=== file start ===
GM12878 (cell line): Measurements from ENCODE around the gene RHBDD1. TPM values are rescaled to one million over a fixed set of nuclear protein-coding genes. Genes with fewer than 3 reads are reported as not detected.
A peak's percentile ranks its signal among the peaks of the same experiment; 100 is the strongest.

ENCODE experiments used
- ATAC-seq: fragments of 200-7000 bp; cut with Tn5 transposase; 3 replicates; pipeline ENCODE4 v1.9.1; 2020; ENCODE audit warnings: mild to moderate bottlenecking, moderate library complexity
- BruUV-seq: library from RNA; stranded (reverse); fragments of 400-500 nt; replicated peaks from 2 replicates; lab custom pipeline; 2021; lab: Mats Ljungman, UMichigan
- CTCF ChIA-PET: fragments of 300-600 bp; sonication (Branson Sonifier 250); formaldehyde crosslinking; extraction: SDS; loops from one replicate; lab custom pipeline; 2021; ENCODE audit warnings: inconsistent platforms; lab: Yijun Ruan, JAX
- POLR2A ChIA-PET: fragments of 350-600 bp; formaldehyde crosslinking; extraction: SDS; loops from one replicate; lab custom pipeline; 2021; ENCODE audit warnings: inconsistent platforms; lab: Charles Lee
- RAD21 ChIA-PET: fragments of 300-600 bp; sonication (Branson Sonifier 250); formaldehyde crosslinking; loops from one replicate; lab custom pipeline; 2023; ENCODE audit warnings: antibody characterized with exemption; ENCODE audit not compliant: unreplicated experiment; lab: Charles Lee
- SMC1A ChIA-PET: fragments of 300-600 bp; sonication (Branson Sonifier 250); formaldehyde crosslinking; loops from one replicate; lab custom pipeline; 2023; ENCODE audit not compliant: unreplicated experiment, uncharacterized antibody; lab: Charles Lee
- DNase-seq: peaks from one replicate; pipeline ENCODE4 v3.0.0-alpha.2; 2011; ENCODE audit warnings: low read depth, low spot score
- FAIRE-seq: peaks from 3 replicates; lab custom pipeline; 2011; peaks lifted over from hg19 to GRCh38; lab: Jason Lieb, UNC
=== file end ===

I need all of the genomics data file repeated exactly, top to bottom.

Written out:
GM12878 (cell line): Measurements from ENCODE around the gene RHBDD1. TPM values are rescaled to one million over a fixed set of nuclear protein-coding genes. Genes with fewer than 3 reads are reported as not detected.
A peak's percentile ranks its signal among the peaks of the same experiment; 100 is the strongest.

ENCODE experiments used
- ATAC-seq: fragments of 200-7000 bp; cut with Tn5 transposase; 3 replicates; pipeline ENCODE4 v1.9.1; 2020; ENCODE audit warnings: mild to moderate bottlenecking, moderate library complexity
- BruUV-seq: library from RNA; stranded (reverse); fragments of 400-500 nt; replicated peaks from 2 replicates; lab custom pipeline; 2021; lab: Mats Ljungman, UMichigan
- CTCF ChIA-PET: fragments of 300-600 bp; sonication (Branson Sonifier 250); formaldehyde crosslinking; extraction: SDS; loops from one replicate; lab custom pipeline; 2021; ENCODE audit warnings: inconsistent platforms; lab: Yijun Ruan, JAX
- POLR2A ChIA-PET: fragments of 350-600 bp; formaldehyde crosslinking; extraction: SDS; loops from one replicate; lab custom pipeline; 2021; ENCODE audit warnings: inconsistent platforms; lab: Charles Lee
- RAD21 ChIA-PET: fragments of 300-600 bp; sonication (Branson Sonifier 250); formaldehyde crosslinking; loops from one replicate; lab custom pipeline; 2023; ENCODE audit warnings: antibody characterized with exemption; ENCODE audit not compliant: unreplicated experiment; lab: Charles Lee
- SMC1A ChIA-PET: fragments of 300-600 bp; sonication (Branson Sonifier 250); formaldehyde crosslinking; loops from one replicate; lab custom pipeline; 2023; ENCODE audit not compliant: unreplicated experiment, uncharacterized antibody; lab: Charles Lee
- DNase-seq: peaks from one replicate; pipeline ENCODE4 v3.0.0-alpha.2; 2011; ENCODE audit warnings: low read depth, low spot score
- FAIRE-seq: peaks from 3 replicates; lab custom pipeline; 2011; peaks lifted over from hg19 to GRCh38; lab: Jason Lieb, UNC